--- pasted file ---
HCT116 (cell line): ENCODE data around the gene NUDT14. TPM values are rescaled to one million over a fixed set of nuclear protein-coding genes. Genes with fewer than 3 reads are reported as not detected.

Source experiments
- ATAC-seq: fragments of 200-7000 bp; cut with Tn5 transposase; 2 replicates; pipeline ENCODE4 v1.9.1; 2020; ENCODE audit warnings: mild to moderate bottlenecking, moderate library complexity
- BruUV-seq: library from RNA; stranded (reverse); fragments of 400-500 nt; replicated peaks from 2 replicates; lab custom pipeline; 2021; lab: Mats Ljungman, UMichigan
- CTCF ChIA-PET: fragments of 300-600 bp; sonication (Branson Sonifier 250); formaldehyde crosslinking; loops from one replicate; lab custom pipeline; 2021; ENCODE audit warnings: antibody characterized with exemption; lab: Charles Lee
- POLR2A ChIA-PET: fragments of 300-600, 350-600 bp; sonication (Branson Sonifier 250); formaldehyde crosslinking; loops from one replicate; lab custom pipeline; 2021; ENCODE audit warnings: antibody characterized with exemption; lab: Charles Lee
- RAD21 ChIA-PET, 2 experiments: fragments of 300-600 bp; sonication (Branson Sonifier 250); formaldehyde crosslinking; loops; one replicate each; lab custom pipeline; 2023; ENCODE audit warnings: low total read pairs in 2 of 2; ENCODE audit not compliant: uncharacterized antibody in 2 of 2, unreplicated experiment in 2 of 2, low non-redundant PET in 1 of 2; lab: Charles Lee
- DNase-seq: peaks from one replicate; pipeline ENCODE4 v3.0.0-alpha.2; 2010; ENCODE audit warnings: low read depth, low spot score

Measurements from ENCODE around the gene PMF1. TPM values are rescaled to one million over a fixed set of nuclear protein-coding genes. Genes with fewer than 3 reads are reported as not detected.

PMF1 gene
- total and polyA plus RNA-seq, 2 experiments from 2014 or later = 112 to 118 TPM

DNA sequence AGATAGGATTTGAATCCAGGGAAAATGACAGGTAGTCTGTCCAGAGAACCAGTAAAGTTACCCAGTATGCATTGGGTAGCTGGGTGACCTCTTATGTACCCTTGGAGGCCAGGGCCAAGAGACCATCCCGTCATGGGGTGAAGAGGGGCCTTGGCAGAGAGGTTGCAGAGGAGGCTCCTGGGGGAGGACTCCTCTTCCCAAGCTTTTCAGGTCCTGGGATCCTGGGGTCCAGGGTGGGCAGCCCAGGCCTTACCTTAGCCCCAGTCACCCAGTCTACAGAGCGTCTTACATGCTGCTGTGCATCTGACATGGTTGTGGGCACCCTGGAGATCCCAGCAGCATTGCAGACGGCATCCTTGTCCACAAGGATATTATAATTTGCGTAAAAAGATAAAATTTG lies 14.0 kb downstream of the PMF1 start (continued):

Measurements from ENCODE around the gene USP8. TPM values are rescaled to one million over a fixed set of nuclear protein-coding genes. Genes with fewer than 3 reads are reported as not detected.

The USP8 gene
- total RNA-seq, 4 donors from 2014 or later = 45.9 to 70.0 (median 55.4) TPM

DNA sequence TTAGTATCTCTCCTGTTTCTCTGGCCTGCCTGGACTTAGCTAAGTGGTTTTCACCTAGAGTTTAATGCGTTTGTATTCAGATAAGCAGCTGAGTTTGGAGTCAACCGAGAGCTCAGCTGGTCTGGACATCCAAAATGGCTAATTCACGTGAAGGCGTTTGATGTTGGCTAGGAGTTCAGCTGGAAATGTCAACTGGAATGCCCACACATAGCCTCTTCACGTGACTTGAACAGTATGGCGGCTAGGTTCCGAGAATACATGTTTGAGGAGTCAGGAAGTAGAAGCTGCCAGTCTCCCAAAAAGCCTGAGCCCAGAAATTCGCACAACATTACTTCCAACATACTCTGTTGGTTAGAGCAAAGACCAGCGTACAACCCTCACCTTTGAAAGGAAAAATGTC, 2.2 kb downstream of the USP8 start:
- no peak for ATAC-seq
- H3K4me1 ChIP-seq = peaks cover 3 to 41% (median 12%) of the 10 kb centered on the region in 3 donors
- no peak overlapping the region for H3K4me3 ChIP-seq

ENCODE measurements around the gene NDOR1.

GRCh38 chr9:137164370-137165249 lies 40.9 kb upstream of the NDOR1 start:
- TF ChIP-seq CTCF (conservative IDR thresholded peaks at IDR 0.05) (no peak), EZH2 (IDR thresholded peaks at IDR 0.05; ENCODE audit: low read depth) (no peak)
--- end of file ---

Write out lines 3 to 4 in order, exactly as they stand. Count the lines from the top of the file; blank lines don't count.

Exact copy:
- ATAC-seq: fragments of 200-7000 bp; cut with Tn5 transposase; 2 replicates; pipeline ENCODE4 v1.9.1; 2020; ENCODE audit warnings: mild to moderate bottlenecking, moderate library complexity
- BruUV-seq: library from RNA; stranded (reverse); fragments of 400-500 nt; replicated peaks from 2 replicates; lab custom pipeline; 2021; lab: Mats Ljungman, UMichigan